Fast and reliable identification of F. tularensis from clinical specimens or environmental samples is of major concern in the context of clinically severe tularemia or in the context of an intentional release of F. tularensis. For a rapid identification at the species or subspecies level, classical bacteriological methods are not well suited because they are slow and cumbersome and pose a significant risk for laboratory personnel. In this study, we evaluated the potential of MALDI-TOF MS to overcome these well-known problems to identify F. tularensis and to distinguish single isolates at the subspecies level. All 45 blind-coded strains tested in this study were correctly identified according to their designated species and subspecies, showing no misidentification compared to other clinical relevant bacteria within the database (containing spectra of 3,287 bacterial strains). The method is fast (10 to 30 min), does not need a high level of staff training, and reduces the risk of laboratory-associated infections because minimal handling of living culture material is needed for sample preparation. Biosafety of MALDI-TOF MS can be further improved by using a preparation protocol that ensures inactivation of bacteria, as done in this study. We are not aware of any phenotypic identification system showing a similar fast, reliable, and safe performance. Modern, semi- or fully automated identification systems like Phoenix (BD, Heidelberg, Germany) or the Vitek 2 automated microbiology system (bioMérieux, Marcy l'Etoile, France), which are widely used in clinical microbiology, may be able to identify Francisella tularensis strains; however, detailed data on their validity are not published, and misidentification may occur (17). Furthermore, these systems are not able to discriminate between Francisella species or between subspecies of Francisella tularensis. In contrast to this, phenotypic identification by MALDI-TOF MS or genetic characterization as 23S rRNA gene sequencing seems to be equally suitable for subspecies identification and differentiation within the genus Francisella, resulting in perfect agreement when both methods were employed in parallel.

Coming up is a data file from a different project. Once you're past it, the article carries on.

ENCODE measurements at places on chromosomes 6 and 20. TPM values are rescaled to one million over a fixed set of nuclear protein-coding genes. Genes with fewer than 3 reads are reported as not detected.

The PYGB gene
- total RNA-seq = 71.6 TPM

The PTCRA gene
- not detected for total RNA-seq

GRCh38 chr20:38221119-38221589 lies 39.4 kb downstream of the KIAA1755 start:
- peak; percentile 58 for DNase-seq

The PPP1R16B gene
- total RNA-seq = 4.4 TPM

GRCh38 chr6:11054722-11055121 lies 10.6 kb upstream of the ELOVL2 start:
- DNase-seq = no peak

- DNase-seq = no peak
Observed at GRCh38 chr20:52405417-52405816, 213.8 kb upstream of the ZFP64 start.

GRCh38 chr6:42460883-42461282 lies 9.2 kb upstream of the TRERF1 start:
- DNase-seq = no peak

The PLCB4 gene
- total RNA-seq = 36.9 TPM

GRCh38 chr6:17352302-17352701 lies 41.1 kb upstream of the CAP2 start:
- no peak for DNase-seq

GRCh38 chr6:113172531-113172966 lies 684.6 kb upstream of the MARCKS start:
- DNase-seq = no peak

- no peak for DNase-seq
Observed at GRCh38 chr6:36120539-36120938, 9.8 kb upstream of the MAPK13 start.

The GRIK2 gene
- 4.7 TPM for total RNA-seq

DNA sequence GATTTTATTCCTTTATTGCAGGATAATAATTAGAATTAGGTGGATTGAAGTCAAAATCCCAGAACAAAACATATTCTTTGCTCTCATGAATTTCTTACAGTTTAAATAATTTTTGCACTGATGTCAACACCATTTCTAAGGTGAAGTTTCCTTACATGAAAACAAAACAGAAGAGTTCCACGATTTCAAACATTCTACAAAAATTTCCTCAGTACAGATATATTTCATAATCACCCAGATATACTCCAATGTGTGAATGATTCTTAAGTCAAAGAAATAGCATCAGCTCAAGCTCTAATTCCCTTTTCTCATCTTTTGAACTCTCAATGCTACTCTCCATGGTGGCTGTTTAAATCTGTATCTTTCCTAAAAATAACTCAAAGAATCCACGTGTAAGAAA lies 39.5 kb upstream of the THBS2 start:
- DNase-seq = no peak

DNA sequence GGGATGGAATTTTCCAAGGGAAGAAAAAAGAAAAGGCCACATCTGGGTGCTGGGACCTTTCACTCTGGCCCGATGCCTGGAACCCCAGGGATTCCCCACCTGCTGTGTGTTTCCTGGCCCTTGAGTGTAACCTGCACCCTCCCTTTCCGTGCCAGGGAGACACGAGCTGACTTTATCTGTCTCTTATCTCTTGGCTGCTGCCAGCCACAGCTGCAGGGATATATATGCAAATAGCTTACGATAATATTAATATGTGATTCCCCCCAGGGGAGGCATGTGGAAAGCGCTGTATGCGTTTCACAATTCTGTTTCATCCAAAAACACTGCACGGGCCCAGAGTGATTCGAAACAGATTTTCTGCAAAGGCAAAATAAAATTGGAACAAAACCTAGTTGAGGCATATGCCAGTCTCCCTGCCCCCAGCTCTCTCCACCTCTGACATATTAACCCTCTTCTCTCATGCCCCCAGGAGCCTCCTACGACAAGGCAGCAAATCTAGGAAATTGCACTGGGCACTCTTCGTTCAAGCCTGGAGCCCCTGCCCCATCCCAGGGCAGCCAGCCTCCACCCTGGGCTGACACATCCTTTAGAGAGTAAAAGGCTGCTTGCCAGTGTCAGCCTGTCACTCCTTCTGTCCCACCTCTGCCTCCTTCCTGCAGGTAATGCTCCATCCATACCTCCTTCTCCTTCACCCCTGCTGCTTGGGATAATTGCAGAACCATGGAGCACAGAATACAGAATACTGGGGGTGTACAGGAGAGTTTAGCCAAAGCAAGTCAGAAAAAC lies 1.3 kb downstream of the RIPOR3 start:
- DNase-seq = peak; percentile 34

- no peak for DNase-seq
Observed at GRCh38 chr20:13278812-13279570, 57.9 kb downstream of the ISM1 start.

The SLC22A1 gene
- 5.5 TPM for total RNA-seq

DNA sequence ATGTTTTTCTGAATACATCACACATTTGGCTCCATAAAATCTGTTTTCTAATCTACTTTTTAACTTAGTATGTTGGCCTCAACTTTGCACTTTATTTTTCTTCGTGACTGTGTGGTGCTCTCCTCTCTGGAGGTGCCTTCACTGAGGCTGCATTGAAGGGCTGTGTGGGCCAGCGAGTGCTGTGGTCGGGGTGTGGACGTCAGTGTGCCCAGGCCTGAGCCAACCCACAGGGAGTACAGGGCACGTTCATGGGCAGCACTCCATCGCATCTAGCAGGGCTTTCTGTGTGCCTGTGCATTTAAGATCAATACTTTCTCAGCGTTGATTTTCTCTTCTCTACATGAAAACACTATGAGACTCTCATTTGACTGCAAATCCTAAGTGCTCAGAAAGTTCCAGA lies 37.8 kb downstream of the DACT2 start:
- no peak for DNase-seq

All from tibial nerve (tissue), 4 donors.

Identification of bacteria with sequence data of rRNA genes (16S or 23S) is less prone to variation, needs no prior cultivation, and is principally applicable to mixed cultures. On the other hand, identification based on MALDI-TOF MS data is likely to achieve a higher taxonomic resolution than that achieved by rRNA gene sequencing, can be performed in high-throughput screening, and, most importantly, is less time-consuming and less expensive (27), provided that bacteria are isolated prior to identification. A recent publication compared molecular typing methods with high resolution for their ability to distinguish between Francisella subspecies (9). Ribotyping, pulsed-field gel electrophoresis, amplified fragment length polymorphism, and MLVA were able to provide identification to subspecies level within 12 to 24 h after obtaining an isolate, and the last method provided identification below subspecies level. The tested Raman spectrometry accomplished identification within 10 min after obtaining an isolate but could not discriminate between F. tularensis subspecies. In contrast to these results, MALDI-TOF MS identifies Francisella strains at least on subspecies level in the same time range as does Raman spectrometry.
Currently, the timeliness of diagnosis by MALDI-TOF MS is not ensured for presumptive identification, as this method is not yet directly applicable to clinical or environmental specimens as occurring during a natural tularemia outbreak or after a potential bioterrorist attack. However, preliminary data suggest that MALDI-TOF MS might be successfully applied to these specimens as well (11). Although PCR-based methods are suitable for the direct and thereby fast identification of microorganisms from such specimens, they can be inhibited by components within a specimen, provide no evidence concerning the viability of the detected microorganisms, and may possess a rather low clinical sensitivity. For these reasons, diagnostic results from PCR are usually regarded as preliminary and should be verified by other methods based on the prior isolation of the microorganism. Clinical routine diagnostic as well as definitive confirmation of a bioterrorist attack predominantly relies on prior isolation of microorganisms from clinical and environmental specimens, respectively. In this setting, i.e., starting identification after obtaining bacterial isolates, MALDI-TOF MS probably is one of the fastest diagnostic tools available to identify Francisella species and subspecies.